The proliferation of internet connectivity that began in the 1980s has spread from unwieldy desk-bound systems to a plethora of portable devices that can be worn, carried, and activated while driving.
Yet with more and more people coming to rely on the benefits of being online 24/7, the constant connectivity can also create stress, according to a recent study by British telecom monitoring group Ofcom.
“All the studies show there is far more work-related stress today than there used to be, and that the stress is constant,” the French National Assembly’s Benoit Hamon told the BBC. “Employees physically leave the office, but they do not leave their work. They remain attached by a kind of electronic leash – like a dog. The texts, the messages, the emails – they colonize the life of the individual to the point where he or she eventually breaks down.”
Nearly 90 percent of adults in Britain report that they use the internet regularly, and increasingly, many are turning to mobile devices or devices other than desktop computers to stay online constantly.
People use the internet today for just about everything, from banking to content creation, accessing news and gaming. The Ofcom study shows, however, that many users are choosing to periodically unplug, whether for an afternoon or for a month.
“When we take a break from tech, we're taking a break from our usual social involvement, which is what we typically have done in our vacations before there was tech. We go somewhere where our friends are not, perhaps a place that offers us more solitude,” says David Weinberger by email, fellow at the Berkman Klein Center for Internet and Society at Harvard University in Cambridge, Mass. “Taking tech breaks isn't necessarily about taking breaks from tech but from the social presence that tech enables, as we always have.”
These “digital detoxers” could have the right idea, with 49 percent of the Ofcom survey responders indicating that they often spend more time online than they intend to, often to the detriment of other tasks or pastimes.
Earlier this year, The Christian Science Monitor reported on a study that showed that the six to nine hours that US teens spend on average per day on internet enabled devices could hurt relationships with family and friends.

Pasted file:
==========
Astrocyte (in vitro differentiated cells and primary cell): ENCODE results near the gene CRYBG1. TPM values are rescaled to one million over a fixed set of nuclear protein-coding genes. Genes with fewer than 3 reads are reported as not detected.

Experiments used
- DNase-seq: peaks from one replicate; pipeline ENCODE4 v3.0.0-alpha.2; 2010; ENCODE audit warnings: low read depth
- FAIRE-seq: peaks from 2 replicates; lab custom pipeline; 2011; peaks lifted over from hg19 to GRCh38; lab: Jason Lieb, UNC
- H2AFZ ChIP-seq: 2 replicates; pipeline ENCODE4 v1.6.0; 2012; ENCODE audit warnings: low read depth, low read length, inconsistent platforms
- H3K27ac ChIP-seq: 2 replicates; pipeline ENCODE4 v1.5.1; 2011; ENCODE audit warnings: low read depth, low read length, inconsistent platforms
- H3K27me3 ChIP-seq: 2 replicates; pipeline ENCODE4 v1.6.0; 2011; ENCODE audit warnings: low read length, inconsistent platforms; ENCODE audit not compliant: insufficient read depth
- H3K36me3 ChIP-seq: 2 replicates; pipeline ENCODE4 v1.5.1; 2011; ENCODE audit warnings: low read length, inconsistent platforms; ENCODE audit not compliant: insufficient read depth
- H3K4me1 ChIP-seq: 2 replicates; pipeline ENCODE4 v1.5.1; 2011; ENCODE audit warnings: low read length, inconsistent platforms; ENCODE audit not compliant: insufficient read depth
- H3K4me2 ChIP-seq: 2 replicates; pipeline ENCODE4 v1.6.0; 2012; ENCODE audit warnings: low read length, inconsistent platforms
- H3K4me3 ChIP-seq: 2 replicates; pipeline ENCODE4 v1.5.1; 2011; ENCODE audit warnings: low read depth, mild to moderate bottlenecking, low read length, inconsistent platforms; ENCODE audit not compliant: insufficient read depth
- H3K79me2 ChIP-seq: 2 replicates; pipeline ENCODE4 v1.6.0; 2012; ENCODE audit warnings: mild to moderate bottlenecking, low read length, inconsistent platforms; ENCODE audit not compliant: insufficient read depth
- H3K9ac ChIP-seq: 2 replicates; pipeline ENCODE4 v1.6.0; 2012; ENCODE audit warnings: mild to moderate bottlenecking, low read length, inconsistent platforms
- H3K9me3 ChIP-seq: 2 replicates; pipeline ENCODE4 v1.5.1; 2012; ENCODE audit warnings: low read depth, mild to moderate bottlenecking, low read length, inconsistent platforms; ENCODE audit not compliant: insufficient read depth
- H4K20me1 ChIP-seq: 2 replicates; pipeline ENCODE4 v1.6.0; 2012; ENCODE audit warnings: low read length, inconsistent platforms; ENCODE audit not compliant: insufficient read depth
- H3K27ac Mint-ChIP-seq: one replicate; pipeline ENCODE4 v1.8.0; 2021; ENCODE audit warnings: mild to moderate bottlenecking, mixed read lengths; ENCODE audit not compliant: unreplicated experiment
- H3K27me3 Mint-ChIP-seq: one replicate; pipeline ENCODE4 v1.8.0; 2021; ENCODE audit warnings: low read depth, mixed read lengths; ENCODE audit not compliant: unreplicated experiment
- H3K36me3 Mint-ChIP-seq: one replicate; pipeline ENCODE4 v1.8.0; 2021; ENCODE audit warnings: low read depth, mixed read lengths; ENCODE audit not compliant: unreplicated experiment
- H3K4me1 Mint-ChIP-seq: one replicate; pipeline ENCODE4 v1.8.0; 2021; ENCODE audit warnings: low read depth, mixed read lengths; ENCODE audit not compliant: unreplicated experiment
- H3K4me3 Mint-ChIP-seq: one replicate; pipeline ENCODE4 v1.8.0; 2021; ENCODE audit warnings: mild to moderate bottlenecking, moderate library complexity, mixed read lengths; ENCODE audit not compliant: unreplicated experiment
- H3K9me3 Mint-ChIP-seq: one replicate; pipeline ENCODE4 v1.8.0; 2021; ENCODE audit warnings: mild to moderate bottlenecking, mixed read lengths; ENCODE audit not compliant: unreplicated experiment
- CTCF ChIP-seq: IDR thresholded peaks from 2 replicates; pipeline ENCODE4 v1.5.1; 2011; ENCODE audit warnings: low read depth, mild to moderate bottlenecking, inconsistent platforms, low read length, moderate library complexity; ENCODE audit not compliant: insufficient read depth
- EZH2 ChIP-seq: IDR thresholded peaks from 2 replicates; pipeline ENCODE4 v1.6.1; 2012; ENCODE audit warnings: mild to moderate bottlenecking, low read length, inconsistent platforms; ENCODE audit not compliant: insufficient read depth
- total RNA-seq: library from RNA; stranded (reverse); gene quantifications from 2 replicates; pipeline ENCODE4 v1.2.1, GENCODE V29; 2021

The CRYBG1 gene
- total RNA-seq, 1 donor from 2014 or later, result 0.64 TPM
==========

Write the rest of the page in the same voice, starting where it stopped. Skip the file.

In that study, conducted by Common Sense Media, about 50 percent of American teens self-reported that they felt addicted to their devices, while 59 percent of parents reported that they believed that their teens might be addicts.
The study also found that too much screen time could effect concentration abilities and a person’s ability to empathize with others.
The problems associated with constant screen time have even crept in France, a nation known for its 35-hour workweek and fierce protection of the work-life balance. A labor reform bill proposed earlier this year there contained a provision that would restrict the number of hours employees could respond, via the internet, to work related issues.
About a third of all British internet users feel as though they need to take breaks from their devices, according to Ofcom. That number represents about 15 million people, a quarter of whom take about a day off from the internet at a time. Twenty-percent of those who require breaks take up to a week off, and another 5 percent took as much as a month off at a time.
Perhaps surprisingly, given stereotypes about young people and their need for communication, the 16- to 24-year-old age group reported the most recent breaks, with 14 percent of that group taking time off within the past month, and another 14 percent taking time off within a week of the survey.
In the United States, some adults are using an old-fashioned way to take breaks from technology through a low-tech medium most left behind in their teens – summer camp.
At Camp Grounded, a digital detox summer camp for adults, campers over the age of 18 leave their devices at the door, allowing them to fully relax and enjoy being in nature, according to the camp’s website.
Some experts, however, say that needing a digital detox could be less about the technology, and more about the social habits that we engage in, whether online, or in person.
“It doesn't necessarily indicate a fatigue with tech,” says Dr. Weinberger, “but perhaps with the normal fatigue with our usual social involvements.”